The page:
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Isleworth school looks set to be the first in the country to go to close at lunch time on Fridays in “budget crisis”

Bridget Osborne

Isleworth school looks set to be the first in the country to go to close at lunch time on Fridays in “budget crisis” 30 January 2018

A local school looks set to become the first in England to go to a four and a half day week because of budget difficulties. Governors of St Mary’s RC Primary School have made the proposal because they’ve tried everything else – not filling posts which have become vacant, shorter lunch times, discontinuing whole class music lessons for violin and clarinet, asking parents to pay for ‘sundries’ such as pencils, glue sticks and so on, and this is the only way they can see to stay within budget and maintain educational standards.

Central government says more money is being paid in to education than ever before but head teacher Farley Marsh explained to me that the money they’ve been allocated by central government is not keeping pace with increases in pupil numbers, inflation, wages and the increase in National Insurance and Pension contributions.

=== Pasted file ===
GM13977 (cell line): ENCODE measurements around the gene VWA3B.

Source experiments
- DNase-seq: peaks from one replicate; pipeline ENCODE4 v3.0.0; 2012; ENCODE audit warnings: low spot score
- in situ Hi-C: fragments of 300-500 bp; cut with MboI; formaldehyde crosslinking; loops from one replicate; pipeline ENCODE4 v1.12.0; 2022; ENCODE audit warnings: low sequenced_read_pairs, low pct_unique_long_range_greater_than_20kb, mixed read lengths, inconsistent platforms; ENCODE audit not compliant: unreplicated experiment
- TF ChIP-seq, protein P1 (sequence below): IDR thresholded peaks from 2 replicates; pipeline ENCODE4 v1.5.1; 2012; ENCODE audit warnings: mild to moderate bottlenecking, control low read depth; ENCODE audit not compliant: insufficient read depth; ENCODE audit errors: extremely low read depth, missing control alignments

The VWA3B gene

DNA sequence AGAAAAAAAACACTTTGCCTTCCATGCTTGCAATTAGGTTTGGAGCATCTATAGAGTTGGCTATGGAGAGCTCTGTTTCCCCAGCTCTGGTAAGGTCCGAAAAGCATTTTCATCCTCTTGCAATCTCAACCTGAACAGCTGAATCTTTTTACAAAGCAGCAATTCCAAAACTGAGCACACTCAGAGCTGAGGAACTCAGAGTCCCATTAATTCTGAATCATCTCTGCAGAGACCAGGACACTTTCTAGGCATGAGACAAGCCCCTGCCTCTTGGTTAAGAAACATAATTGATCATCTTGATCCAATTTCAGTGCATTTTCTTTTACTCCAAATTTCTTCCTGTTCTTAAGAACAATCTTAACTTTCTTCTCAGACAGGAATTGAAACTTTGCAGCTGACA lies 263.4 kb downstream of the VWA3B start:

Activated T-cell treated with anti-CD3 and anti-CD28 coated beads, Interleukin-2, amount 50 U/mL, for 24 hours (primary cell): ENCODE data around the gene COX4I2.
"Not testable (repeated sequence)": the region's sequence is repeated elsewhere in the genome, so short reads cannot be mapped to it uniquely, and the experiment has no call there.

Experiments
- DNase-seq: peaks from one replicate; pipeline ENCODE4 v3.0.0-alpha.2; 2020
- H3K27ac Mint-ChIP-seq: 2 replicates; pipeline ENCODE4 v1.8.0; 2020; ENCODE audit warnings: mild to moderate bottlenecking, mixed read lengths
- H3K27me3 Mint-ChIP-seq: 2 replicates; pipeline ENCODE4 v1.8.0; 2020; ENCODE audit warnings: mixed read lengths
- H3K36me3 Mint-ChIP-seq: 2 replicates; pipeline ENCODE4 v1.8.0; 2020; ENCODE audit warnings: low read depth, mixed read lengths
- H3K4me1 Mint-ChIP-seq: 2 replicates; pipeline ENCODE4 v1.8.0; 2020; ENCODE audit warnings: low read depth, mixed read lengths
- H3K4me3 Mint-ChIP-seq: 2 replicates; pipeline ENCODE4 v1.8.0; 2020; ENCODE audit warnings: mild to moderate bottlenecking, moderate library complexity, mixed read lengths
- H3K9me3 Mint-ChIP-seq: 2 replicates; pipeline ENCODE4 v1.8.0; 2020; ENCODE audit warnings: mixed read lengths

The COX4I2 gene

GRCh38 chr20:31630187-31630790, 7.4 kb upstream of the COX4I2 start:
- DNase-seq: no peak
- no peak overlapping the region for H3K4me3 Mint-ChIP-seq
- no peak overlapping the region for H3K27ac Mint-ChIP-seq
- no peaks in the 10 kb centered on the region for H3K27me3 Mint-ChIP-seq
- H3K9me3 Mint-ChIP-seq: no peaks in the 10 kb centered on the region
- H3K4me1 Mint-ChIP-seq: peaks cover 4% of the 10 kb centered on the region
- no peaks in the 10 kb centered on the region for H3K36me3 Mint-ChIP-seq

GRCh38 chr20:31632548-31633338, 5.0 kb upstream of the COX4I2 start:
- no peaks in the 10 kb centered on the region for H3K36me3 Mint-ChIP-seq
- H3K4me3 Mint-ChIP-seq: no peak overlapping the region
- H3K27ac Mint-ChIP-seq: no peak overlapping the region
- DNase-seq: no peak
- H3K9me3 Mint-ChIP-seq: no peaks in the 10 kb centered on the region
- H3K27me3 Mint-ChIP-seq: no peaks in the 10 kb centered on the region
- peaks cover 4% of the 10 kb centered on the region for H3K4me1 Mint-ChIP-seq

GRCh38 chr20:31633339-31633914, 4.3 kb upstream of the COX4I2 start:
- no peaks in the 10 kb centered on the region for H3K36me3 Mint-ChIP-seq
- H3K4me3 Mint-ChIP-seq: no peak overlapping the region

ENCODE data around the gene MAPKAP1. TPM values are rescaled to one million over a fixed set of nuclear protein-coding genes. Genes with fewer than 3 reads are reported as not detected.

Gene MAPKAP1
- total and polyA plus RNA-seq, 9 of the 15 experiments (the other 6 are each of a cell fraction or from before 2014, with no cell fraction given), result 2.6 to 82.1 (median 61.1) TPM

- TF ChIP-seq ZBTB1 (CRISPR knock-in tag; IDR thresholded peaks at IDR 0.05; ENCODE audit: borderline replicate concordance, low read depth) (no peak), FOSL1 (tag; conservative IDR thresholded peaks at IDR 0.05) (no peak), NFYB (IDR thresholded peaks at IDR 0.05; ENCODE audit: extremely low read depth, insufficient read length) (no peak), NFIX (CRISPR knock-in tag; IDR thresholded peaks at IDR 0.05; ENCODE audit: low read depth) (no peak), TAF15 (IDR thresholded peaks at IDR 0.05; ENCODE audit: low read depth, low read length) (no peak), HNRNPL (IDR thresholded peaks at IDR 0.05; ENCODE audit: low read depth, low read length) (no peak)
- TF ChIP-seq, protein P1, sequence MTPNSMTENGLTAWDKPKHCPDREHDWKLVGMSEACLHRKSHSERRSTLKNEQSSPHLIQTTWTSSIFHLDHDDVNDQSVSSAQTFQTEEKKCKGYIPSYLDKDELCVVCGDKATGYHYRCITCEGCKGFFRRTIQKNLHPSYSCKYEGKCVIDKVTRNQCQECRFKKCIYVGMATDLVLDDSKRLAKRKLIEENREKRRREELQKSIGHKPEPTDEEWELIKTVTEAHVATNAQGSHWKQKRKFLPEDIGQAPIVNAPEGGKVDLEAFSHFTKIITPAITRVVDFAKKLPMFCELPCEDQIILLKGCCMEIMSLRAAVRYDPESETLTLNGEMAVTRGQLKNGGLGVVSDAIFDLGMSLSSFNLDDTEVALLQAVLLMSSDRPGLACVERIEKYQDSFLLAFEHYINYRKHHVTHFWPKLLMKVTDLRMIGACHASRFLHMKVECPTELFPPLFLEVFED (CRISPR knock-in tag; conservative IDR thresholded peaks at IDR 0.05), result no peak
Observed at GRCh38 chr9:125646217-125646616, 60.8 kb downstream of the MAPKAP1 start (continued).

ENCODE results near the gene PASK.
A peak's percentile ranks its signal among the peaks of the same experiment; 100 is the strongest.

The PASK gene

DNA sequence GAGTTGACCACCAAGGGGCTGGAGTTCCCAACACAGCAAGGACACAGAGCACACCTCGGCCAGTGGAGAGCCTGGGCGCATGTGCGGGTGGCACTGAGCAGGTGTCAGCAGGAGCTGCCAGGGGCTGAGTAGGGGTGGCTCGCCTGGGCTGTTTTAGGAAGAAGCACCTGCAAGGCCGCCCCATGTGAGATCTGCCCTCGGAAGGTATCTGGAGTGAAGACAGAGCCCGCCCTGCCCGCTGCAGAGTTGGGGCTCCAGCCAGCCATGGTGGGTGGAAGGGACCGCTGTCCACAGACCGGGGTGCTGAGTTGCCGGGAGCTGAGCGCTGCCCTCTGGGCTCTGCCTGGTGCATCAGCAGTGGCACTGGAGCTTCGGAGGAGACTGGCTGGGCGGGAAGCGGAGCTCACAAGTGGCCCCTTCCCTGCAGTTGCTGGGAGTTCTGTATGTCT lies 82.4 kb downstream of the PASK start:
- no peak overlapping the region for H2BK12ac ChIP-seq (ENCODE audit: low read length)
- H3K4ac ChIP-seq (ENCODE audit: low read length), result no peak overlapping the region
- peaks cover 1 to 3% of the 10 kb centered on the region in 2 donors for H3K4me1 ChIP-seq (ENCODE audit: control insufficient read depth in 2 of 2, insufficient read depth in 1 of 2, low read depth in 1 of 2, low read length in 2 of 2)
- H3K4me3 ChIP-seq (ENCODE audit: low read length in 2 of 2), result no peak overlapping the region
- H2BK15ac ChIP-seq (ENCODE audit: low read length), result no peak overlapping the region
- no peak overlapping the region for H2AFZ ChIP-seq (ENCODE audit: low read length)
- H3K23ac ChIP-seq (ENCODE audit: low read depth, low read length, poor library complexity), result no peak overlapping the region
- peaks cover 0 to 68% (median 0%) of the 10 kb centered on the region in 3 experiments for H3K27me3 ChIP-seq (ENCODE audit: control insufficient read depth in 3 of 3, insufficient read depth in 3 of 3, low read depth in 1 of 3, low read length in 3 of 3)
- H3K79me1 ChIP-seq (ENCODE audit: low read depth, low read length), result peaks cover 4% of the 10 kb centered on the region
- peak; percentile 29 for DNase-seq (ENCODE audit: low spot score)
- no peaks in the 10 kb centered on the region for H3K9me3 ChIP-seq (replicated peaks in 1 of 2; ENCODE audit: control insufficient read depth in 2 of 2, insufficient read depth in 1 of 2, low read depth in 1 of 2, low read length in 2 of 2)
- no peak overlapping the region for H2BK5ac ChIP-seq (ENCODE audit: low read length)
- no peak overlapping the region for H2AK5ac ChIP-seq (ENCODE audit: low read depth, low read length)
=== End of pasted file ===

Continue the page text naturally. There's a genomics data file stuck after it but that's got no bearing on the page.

“It is a desperate situation” he said. He hopes the Government “will look again at cuts in services that schools are having to make which are putting children’s education at risk”. Some other primary schools are asking parents to contribute money, while secondary schools are looking at options such as cutting ‘soft’ subjects like music and art.

Cllr Sam Hearn, leader of the Conservatives on Hounslow Council agrees that the school has been “doing all the sensible stuff to stay in budget” and adds that “other schools have had deeper cuts”.

St Mary’s is currently consulting its staff and the governors will make a final decision after half term but a letter to parents from the governors says: ‘we would ask that you actively start to investigate child care options for your child/ren on Friday afternoons (from 12:45pm) from September 2018’.

The school is planning to make provision to run a Friday afternoon club for 150 children, which parents would need to pay for, leaving the other 266 children to find somewhere else to be on a Friday afternoon.